“Then God said, ‘Let us make man in our image, after our likeness; and let them have dominion over the fish of the sea, and over the birds of the air, and over the cattle, and over all the earth, and over every creeping thing that creeps upon the earth’” (Genesis 1:26).
God has entrusted the living creatures of the world to our governance and care. By entrusting animals to us, God gives us a share on His own lordship over creation. Nonetheless, in our culture we have a bizarre dualism of both mistreating animals through our industrial food chain and giving them far too much attention as our companions. In fact, we have regularly personified animals even as we eclipse our own dignity and forget how God only made humanity as rational beings in His likeness.
Last month, I had the privilege of leading the Beer Option Farm Retreat at St. Joseph’s Farm in western North Carolina. We began Friday night by slaughtering a pig. I won’t deny that it was more shocking to many of us than you would think. The next day during dinner, however, we were able to recognize the cost of our food, in terms of the sacrifice of a life and also the work that went into preparing it. We were able to take an active role in preparing our own food and to have contact with its source (rather than just making contact with a package).
Animals have a twofold role. Everything in creation finds its ultimate purpose in glorifying God. Further, in placing the created world in our care, God has given animals to us to serve our needs. Psalm 8 beautifully reflects on both the littleness of humanity in light of God’s creation, but also our crucial role within it:
When I look at your heavens, the work of your fingers,
the moon and the stars, which you have set in place,
what is man that you are mindful of him,
and the son of man that you care for him?
Yet you have made him a little lower than the heavenly beings
and crowned him with glory and honor.
You have given him dominion over the works of your hands;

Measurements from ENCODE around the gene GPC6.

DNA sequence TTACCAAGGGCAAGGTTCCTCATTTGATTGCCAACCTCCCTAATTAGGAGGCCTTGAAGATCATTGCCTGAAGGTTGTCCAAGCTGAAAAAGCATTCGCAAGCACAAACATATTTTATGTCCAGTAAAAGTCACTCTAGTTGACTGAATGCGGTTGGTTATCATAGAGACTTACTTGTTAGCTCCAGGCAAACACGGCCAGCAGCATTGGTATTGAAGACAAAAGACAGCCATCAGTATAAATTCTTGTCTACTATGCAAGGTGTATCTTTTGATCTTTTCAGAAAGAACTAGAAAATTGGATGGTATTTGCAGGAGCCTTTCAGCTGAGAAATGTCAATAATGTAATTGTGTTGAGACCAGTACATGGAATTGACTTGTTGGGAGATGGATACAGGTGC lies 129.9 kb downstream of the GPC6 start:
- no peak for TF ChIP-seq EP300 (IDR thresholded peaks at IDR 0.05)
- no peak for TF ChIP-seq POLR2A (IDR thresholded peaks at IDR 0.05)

you have put all things under his feet,
all sheep and oxen,
and also the beasts of the field,
the birds of the heavens, and the fish of the sea,
whatever passes along the paths of the seas.
O Lord, our Lord,
how majestic is your name in all the earth!
God placed the animals at our feet to serve us. Although they were not meant for food originally, God gave us animals to eat through His covenant with Noah: “Every moving thing that lives shall be food for you; and as I gave you the green plants, I give you everything” (Gen. 9:3)
In our loneliness, however, pets have begun to take the place of personal relationships. We have forgotten that in the second creation story God tells us that animals cannot serve as helpmates and that with them we remain in solitude: “but for the man there was not found a helper fit for him” (Gen 2:20). We have become more attached to pets than people: pets who do not make emotional demands on us; who cannot challenge us; who do not inspire us to moral and spiritual heights. And among young couples, it is overwhelmingly more common to see dogs than children.
Pope Francis has rightly pointed out that a culture of comfort, choosing cats and dogs over children, “has convinced us that it’s better to not have children! It’s better. That way you can see the world, be on vacation, you can have a fancy home in the country, you’ll be carefree.” Even though we chose pets over people, we still invest an inordinate amount of money in them. In our country alone, we spent 69.5 billion dollars on our pets in 2017. Many suffer from hunger while we spend billions on pet food. Many babies are aborted, while pets receive complicated surgeries. We have prioritized animals over people.
Rather than seeking a care-free life, as men we can recapture the old sense of being a husband, master of the house and tiller of the soil. Wendell Berry describes this well: “To husband is to use with care, to keep, to save, to make last, to conserve. Old usage tells us that there is a husbandry also of the land, of the soil, of the domestic plants and animals – obviously because of the importance of these things to the household.” (Bringing It to the Table: Farming and Food, 93). To be a husband is to care: to care for our family members and their needs and to exercise stewardship and governance over the created goods placed in our care.
There is nothing wrong with pets, per se, but it does point to a deep spiritual problem when we prioritize animals over our fellow human beings. They cannot become helpmates, but should be helpers for particular tasks. We need to place pets back in their place, ordering them to the service of human beings and the glory of God.